Who’s watching who?
As participants of society, we are entrenched in a constellation of surveillance – both willingly and forcibly. We deliberately feed machines by unlocking phones with our faces; at the same time camera surveillance systems are constantly watching us without us even knowing. Similarly, we are forced to sacrifice our biometric data in order to create a passport, excluding us from society’s systems if we don’t consent.
Zoom Pavilion is an interactive video installation showcasing the ubiquity of surveillance in contemporary society. The work was created by Rafael Lozano-Hemmer in collaboration with Krzysztof Wodiczko, to turn spectator into spectacle. Using facial recognition, blob tracking and subtraction algorithms, an ecosystem of 12 cameras track and categorise the people in the room based on their proximity, projecting them onto life-sized screens. See yourself paired up with another visitor’s face as you feel the threat of surveillance magnifying.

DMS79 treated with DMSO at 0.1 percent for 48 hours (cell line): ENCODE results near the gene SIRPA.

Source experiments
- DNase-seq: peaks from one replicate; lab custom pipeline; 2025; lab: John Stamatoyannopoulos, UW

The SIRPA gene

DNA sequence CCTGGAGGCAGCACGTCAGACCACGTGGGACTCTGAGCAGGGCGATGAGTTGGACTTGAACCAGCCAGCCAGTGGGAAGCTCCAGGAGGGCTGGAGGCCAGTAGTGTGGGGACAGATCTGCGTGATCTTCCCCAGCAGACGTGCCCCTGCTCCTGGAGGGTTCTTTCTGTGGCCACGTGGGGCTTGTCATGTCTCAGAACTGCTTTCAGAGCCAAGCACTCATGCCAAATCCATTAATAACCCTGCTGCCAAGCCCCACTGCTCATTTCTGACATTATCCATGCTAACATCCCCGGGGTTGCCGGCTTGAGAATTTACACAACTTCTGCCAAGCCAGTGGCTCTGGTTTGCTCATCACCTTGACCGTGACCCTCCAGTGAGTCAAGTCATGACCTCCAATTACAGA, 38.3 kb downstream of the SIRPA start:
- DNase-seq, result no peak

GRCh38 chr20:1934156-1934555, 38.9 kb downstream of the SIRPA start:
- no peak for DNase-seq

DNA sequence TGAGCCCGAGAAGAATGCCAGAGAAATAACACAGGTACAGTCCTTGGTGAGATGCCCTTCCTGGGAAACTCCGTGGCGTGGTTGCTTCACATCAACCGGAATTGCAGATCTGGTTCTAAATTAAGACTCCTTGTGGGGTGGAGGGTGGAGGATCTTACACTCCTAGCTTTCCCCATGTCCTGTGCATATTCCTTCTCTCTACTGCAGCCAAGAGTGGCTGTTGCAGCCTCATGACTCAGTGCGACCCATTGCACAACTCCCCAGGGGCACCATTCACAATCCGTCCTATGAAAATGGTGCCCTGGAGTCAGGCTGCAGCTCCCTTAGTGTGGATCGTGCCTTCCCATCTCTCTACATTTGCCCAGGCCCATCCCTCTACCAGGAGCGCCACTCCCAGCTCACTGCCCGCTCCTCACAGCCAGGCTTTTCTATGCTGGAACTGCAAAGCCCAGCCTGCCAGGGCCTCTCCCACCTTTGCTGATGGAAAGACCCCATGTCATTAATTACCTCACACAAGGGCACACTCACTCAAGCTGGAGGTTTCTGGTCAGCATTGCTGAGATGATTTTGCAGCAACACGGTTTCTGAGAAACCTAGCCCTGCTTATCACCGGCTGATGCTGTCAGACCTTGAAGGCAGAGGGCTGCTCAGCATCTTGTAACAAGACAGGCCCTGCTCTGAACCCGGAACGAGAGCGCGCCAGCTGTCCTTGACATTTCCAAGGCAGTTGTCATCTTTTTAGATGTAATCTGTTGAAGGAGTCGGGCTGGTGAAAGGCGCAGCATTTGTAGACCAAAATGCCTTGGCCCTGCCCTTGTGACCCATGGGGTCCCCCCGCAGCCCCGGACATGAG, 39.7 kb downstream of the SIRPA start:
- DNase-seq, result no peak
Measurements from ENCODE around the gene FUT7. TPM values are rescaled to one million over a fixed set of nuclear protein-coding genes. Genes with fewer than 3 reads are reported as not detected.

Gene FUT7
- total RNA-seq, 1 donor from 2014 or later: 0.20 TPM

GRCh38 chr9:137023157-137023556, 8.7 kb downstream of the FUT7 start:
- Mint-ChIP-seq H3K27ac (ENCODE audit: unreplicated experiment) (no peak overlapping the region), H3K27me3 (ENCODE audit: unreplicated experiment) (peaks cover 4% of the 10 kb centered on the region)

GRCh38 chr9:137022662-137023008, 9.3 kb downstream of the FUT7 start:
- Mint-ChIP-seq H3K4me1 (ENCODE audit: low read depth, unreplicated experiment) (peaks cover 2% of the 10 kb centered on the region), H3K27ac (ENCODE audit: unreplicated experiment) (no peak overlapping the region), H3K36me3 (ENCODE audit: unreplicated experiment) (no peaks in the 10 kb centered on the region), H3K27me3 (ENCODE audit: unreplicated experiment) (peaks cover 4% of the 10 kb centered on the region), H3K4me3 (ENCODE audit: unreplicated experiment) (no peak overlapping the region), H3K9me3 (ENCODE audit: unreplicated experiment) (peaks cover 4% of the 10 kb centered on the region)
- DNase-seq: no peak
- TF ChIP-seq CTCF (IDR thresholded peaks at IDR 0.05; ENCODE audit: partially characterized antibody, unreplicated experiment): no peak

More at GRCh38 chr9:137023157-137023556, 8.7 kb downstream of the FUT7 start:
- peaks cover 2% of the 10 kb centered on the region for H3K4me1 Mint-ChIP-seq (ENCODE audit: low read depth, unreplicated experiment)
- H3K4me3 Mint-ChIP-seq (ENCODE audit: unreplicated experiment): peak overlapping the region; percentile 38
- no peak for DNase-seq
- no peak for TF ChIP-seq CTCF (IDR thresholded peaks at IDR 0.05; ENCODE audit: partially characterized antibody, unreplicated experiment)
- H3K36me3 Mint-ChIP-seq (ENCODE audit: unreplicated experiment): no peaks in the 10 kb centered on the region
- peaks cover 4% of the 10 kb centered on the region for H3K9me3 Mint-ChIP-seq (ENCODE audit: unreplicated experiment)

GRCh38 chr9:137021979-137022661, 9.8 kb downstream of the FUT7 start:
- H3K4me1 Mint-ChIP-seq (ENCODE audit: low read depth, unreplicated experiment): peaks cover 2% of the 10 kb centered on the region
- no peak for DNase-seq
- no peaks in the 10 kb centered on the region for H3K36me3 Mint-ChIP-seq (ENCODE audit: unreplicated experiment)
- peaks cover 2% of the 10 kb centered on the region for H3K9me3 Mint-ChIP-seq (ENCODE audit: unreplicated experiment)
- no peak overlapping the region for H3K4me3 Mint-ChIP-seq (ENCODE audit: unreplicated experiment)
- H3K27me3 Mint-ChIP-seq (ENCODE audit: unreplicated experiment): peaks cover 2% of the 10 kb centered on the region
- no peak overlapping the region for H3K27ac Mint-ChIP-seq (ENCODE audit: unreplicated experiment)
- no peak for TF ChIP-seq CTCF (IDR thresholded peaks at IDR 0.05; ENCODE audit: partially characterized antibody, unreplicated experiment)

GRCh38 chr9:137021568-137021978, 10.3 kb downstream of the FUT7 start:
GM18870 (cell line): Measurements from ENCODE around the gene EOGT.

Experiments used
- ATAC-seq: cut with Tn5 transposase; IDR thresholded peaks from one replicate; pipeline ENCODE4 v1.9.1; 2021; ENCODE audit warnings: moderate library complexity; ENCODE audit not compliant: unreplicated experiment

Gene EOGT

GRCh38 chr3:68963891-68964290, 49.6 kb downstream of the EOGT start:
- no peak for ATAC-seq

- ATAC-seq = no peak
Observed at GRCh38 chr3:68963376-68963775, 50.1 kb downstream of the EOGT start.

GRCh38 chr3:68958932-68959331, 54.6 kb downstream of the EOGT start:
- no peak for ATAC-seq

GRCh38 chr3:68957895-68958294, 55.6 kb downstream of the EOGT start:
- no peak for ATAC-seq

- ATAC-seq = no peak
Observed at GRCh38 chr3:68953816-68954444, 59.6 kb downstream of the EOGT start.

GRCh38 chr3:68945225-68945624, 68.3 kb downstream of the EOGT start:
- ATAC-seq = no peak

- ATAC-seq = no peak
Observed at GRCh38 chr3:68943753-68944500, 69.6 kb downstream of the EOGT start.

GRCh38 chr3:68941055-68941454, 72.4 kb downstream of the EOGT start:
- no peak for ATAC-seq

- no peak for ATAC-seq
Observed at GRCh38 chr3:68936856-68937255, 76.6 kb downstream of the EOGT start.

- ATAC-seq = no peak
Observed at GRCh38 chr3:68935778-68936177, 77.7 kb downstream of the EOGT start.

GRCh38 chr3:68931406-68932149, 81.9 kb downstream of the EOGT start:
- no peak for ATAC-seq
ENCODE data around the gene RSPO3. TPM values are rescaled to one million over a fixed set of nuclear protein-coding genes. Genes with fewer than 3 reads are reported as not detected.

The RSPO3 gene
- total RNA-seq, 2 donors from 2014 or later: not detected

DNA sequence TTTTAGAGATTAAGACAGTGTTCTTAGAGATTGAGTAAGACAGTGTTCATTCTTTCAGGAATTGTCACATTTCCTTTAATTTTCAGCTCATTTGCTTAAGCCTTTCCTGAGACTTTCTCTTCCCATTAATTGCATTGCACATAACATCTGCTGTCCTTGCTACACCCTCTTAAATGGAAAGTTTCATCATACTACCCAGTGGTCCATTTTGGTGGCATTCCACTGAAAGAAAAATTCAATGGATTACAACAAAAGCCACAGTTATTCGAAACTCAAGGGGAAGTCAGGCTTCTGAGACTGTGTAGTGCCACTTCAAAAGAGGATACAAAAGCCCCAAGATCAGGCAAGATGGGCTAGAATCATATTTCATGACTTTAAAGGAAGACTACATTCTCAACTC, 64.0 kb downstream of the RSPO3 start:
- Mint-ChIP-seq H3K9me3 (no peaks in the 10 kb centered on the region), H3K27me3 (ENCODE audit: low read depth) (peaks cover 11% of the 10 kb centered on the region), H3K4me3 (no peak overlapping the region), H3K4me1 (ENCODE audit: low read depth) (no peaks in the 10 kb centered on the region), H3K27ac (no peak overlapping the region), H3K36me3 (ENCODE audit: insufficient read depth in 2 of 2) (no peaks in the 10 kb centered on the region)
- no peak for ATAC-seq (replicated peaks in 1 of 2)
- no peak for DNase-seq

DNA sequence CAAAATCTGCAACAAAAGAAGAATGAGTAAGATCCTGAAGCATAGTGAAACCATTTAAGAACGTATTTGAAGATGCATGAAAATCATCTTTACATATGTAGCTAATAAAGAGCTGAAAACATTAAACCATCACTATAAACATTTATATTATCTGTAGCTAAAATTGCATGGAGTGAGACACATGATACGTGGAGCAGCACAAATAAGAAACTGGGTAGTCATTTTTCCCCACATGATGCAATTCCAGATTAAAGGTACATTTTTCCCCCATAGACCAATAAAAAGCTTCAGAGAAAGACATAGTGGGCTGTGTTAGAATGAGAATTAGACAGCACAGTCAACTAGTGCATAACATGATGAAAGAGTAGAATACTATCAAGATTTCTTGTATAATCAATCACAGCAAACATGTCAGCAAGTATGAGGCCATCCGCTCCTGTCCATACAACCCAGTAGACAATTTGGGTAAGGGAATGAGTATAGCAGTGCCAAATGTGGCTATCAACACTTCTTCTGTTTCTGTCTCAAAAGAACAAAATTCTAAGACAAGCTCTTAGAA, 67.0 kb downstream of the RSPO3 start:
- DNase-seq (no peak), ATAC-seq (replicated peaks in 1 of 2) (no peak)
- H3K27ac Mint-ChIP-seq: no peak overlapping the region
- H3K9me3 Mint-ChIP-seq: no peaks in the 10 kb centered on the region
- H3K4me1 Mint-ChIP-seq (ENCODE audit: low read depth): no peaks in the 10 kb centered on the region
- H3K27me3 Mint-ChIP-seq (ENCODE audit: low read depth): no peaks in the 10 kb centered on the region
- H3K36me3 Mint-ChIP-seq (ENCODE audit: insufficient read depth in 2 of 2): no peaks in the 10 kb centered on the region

Zoom Pavilion marks the first collaboration between artists Rafael Lozano-Hemmer and Krzysztof Wodiczko. It was originally conceived for the Architecture Biennale in Beijing but only realized for Lozano-Hemmer’s current solo exhibition in Mexico City’s MUAC Museum. These artists’ practice often involves transformation of an existing built environment using projection technologies to “augment” the site with alternative histories, connections or public relationships. The term “projection mapping” is now used often to describe techniques that Wodiczko was already deploying over 30 years ago. Meanwhile Lozano-Hemmer’s contribution to the field in the past 20 years has been to develop ways to make mapped projections interactive with the general public.